08-06-2020  12:13 pm   •   PDX and SEA Weather
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NORTHWEST NEWS

Oregon Criminal Justice Commission: Initiative Petition 44 Will Nearly Eliminate Racial Disparities for Drug Arrests, Convictions

The initiative would expand access to drug addiction treatment and recovery services, and decriminalize low-level drug possession.

Inslee, Culp Advance to November Ballot in Governor's Race

In early returns, with nearly 17% of the vote, Loren Culp, the police chief of Republic, had the largest share among 35 other candidates.

Portland Police Declare Unlawful Assembly During Protest

Oregon Sen. Jeff Merkley and Portland City Commissioner Jo Ann Hardesty addressed event organised by NAACP focused on Black Lives Matter

Shootings Increase During Portland Protests

Between June 1 and end July 31, 2020 there were 125 reported shootings compared to a total of 59 shootings in 2019

NEWS BRIEFS

White Democrats in Congress Falling Short on Reparations Bill

Democracy in Color releases “The White List” showing 79% of democratic House members haven’t cosigned HR 40 despite popular...

New Rule by The U.S. Department of Education Would Misdirect $11M from Oregon Public Schools

U.S. Rep. Suzanne Bonamici, Sens. Ron Wyden and Jeff Merkley, and Reps. Peter DeFazio and Earl Blumenauer called a...

Barbara Bush Foundation Partners with Barbershop Books and Penguin to Provide Child-Friendly Reading Spaces in Baltimore and Detroit Barbershops

Developed in Harlem, Barbershop Books is a community-based program that leverages the cultural significance of barbershops in...

All Classical Portland Awards Grant to Support Emmanuel Henreid's 'Livin' in the Light'

Livin’ in the Light documents Onry’s experience as a Black, male, professional opera and crossover singer in Portland, Ore. ...

House Approves Legislation to Stop Trump Attack on Fair Housing

Ocasio-Cortez, Blumenauer amendment would block rollback of anti-discrimination rule ...

Lack of study and oversight raises concerns about tear gas

SALEM, Ore. (AP) — On June 2, Justin LaFrancois attended a protest against police violence and racism in downtown Charlotte, North Carolina, where he planned to livestream the event for his alternative newspaper’s website. Shortly into the march, police, who reported that water...

2 young children shot in yard in Portland suburb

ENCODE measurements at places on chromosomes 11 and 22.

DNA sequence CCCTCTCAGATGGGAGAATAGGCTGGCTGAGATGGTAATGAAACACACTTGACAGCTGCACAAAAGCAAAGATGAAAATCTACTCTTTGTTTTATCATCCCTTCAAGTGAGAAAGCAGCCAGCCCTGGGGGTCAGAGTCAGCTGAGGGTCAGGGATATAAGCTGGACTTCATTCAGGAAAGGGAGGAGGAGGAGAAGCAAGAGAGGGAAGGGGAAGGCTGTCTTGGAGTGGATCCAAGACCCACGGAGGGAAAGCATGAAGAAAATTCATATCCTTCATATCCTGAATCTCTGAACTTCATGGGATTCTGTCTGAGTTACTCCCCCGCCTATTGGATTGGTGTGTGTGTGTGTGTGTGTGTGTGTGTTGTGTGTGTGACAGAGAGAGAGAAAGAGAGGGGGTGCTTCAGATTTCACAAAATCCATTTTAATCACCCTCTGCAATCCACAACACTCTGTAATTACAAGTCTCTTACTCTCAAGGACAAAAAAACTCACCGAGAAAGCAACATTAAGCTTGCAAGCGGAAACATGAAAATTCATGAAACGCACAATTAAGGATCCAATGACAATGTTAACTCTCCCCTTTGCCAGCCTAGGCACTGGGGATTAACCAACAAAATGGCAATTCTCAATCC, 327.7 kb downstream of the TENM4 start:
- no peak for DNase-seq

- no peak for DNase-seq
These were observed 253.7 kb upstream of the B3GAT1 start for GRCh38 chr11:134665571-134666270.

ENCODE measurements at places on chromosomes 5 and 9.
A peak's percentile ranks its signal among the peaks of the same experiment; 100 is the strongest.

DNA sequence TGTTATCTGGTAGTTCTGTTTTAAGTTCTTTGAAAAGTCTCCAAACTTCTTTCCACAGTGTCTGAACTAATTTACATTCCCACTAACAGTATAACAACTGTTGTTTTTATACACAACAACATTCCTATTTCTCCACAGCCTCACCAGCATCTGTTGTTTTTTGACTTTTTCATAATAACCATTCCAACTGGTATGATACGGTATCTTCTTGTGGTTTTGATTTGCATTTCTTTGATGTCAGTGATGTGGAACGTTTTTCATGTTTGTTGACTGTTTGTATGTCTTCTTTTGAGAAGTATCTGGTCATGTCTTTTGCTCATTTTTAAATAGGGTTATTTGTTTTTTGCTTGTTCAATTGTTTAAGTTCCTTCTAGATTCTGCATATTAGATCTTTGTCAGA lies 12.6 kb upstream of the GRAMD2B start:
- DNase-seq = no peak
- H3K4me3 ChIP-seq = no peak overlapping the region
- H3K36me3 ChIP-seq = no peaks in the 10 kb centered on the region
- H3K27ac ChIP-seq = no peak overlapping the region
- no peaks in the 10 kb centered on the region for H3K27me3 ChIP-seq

PORTLAND, Ore. (AP) — Authorities say two young children were shot while playing in a yard in a suburb of Portland, Oregon.Police in Gresham say the children, ages 3 and 5, were expected to survive. One was shot in the foot and the other in the ankle.KATU reports the shooting happened about...

Missouri's Drinkwitz takes side in mask-or-no-mask debate

COLUMBIA, Mo. (AP) — Eli Drinkwitz has been the head coach at Missouri for just over seven months. He has yet to lead the Tigers onto the football field, much less win a game, yet his role in the community already has forced him to take some important stands.First, it was supporting his new...

Iowa defensive back Jack Koerner hurt in jet ski accident

IOWA CITY, Iowa (AP) — Iowa defensive back Jack Koerner sustained serious injuries when he and a passenger on a jet ski collided with a boat on the Lake of the Ozarks in Missouri.According to a police report, Koerner and Cole Coffin were hurt at about 6:30 p.m. Friday when their watercraft...

OPINION

Da 5 Bloods and America Abroad

Even before I returned to the United States from my combat tour in Vietnam, I had decided that we were fighting an unjust war. ...

Falling Behind: COVID, Climate Change, and Chaos

Multiple Crises, Multiple Obstacles ...

Bill Deiz urges Oregonians to Defend their Constitutional Rights

Elements of federal police, sent in by our president, are nightly tormenting our citizens with tear gas, impact munitions, kidnappings and beatings, and other criminal acts, in order to suppress our rights of free speech and free assembly ...

The Power of Love

Powerful lessons for me today on forgiveness. ...

AFRICAN AMERICANS IN THE NEWS

Man whose children say has bigoted views wins Missouri race

KANSAS CITY, Mo. (AP) — The Kansas City Republican whose children urged people not to vote for him because of what they say are his racist, homophobic and anti-Semitic views narrowly won his primary for a Missouri House seat, just as he did two years ago before losing the general...